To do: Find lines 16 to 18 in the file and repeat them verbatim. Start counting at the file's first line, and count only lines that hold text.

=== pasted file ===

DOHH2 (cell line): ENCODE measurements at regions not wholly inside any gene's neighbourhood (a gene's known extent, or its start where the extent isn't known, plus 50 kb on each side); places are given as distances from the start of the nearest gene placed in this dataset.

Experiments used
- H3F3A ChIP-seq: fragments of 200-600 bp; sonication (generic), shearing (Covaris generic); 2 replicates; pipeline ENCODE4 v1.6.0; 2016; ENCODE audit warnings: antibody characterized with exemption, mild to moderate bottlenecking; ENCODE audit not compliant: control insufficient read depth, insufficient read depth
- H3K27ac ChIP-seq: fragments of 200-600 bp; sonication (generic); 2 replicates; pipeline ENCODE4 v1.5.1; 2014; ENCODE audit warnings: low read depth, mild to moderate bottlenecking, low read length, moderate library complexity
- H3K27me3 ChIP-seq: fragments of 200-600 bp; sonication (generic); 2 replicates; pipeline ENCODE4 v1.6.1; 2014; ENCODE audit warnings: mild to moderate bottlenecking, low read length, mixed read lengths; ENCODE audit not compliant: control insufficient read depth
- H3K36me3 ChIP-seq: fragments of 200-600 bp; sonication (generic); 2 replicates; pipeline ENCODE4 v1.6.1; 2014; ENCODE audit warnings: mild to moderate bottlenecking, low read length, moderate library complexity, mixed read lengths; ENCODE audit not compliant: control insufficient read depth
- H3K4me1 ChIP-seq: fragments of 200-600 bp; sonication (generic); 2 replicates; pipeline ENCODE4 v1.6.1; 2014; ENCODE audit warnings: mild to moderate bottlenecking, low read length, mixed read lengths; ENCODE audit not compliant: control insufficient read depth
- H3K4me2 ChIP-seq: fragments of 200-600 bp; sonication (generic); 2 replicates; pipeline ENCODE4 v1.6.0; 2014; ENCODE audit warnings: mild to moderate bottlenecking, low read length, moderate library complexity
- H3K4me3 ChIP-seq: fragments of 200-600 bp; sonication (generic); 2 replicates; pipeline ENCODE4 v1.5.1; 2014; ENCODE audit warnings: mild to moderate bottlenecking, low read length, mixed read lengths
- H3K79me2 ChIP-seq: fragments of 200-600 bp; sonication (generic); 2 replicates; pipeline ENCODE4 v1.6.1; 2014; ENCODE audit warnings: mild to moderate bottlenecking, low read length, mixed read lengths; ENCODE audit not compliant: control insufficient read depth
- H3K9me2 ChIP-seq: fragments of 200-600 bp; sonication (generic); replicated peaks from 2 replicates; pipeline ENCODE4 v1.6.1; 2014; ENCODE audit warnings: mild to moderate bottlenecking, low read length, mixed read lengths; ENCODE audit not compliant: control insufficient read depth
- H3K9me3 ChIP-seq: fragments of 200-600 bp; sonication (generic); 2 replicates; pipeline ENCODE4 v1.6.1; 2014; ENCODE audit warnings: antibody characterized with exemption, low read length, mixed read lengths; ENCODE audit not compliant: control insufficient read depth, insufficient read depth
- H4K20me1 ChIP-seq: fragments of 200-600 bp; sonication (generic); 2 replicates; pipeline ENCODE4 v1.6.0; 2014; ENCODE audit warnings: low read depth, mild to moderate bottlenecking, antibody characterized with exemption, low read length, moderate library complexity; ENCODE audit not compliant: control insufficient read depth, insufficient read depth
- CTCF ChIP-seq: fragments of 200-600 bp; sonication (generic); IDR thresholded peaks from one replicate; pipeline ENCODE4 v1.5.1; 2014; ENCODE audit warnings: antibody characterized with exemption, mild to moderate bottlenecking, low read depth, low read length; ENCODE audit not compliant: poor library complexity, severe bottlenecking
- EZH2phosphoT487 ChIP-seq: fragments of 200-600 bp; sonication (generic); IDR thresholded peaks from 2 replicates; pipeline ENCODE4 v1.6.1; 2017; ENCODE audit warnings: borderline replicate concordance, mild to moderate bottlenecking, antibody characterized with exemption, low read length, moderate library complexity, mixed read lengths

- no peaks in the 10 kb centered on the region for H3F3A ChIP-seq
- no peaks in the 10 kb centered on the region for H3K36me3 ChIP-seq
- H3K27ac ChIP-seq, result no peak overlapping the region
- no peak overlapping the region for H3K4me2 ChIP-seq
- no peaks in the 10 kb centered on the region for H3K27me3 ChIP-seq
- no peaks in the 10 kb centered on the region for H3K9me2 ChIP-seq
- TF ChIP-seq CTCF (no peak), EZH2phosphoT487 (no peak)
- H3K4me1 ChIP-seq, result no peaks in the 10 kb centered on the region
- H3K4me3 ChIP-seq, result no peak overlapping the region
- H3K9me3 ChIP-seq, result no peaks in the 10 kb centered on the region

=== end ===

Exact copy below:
- no peaks in the 10 kb centered on the region for H3F3A ChIP-seq
- no peaks in the 10 kb centered on the region for H3K36me3 ChIP-seq
- H3K27ac ChIP-seq, result no peak overlapping the region